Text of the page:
Stalking Laws:

Criminal Law:

“A person commits the crime of stalking when the person either:

(1)  engages in a course of conduct or repeatedly commits acts toward another person, including following the person without proper authority, under circumstances which demonstrate either an intent to place such other person in reasonable fear of bodily injury or to cause substantial emotional distress to such other person; or

(2) engages in a course of conduct or repeatedly communicates to another person under circumstances which demonstrate or communicate either an intent to place such other person in reasonable fear of bodily injury or to cause substantial emotional distress to such other person.”  18 Pa. Cons. Stat. § 2709.1(a).

Use of Information:

Although our research is incomplete, these provisions address the use of information collected by citizens.

Explicitly Allows:

PADEP is authorized to receive citizen-collected air quality information if the conditions listed below are met. See 25 Pa. Code § 139.2.

Prohibitive by Effect:

PADEP may only accept citizen-collected air quality information if: (1) [PADEP] has been given reasonable notice of the sampling and testing and has been given reasonable opportunity to observe and participate in the sampling and testing; (2) The sampling and testing is conducted under the direct supervision of persons qualified, by training and experience, to conduct the sampling and testing; (3) Procedures for the sampling and testing are in accord with [PADEP’s regulations]; and (4) The reports of the sampling and testing are accurate and comprehensive.  25 Pa. Code § 139.2.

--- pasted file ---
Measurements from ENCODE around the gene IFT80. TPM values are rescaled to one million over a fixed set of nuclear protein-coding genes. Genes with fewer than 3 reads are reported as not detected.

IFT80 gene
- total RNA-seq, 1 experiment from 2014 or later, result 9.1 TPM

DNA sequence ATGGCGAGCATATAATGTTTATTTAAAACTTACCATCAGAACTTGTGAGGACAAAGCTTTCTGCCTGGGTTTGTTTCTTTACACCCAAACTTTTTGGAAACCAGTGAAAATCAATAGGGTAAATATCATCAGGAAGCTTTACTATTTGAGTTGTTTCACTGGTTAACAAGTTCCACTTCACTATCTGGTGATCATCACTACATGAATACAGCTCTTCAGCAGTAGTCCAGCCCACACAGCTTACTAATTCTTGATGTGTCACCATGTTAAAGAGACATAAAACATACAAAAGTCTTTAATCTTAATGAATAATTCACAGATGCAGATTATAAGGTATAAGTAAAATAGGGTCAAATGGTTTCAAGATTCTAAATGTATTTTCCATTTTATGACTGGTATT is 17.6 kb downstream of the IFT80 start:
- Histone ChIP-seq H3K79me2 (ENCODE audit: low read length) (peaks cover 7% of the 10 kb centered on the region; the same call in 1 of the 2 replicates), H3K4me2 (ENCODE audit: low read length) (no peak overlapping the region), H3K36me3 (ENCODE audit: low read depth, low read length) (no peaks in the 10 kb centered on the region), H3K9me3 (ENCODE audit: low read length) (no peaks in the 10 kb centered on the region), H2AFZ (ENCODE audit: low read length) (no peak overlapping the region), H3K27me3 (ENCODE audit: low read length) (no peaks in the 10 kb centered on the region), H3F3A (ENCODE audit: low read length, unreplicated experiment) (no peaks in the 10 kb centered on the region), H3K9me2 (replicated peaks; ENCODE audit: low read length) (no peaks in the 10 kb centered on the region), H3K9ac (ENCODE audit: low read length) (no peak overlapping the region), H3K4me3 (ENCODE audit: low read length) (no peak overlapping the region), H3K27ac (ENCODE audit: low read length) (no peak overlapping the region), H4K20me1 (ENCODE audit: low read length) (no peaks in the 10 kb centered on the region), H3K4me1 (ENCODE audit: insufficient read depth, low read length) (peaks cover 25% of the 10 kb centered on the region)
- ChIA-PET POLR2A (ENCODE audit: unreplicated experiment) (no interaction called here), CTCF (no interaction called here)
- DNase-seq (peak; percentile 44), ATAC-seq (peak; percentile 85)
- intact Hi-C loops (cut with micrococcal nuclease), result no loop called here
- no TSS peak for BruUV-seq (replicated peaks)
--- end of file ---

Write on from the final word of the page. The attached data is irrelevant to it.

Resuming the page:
Evidentiary Standard:

Pleading a Claim:

Requires certification that “the factual allegations have evidentiary support or, if specifically so identified, are likely to have evidentiary support after a reasonable opportunity for further investigation or discovery.”  Pa. R. Civ. P. No. 1023.1(c)(3).

Authentication or Chain of Custody:

“To satisfy the requirement of authenticating or identifying an item of evidence, the proponent must produce evidence sufficient to support a finding that the item is what the proponent claims it is.”  Pa. R. Evid. 901(a).

Expert Testimony:

Frye for novel science.  See Commonwealth. v. Walker, 92 A.3d 766, 789-90 (Pa. 2014); Grady v. Frito-Lay, Inc., 839 A.2d 1038, 1047 (Pa. 2003).


Please note that this discussion is not moderated by the Emmett Environmental Law & Policy Clinic.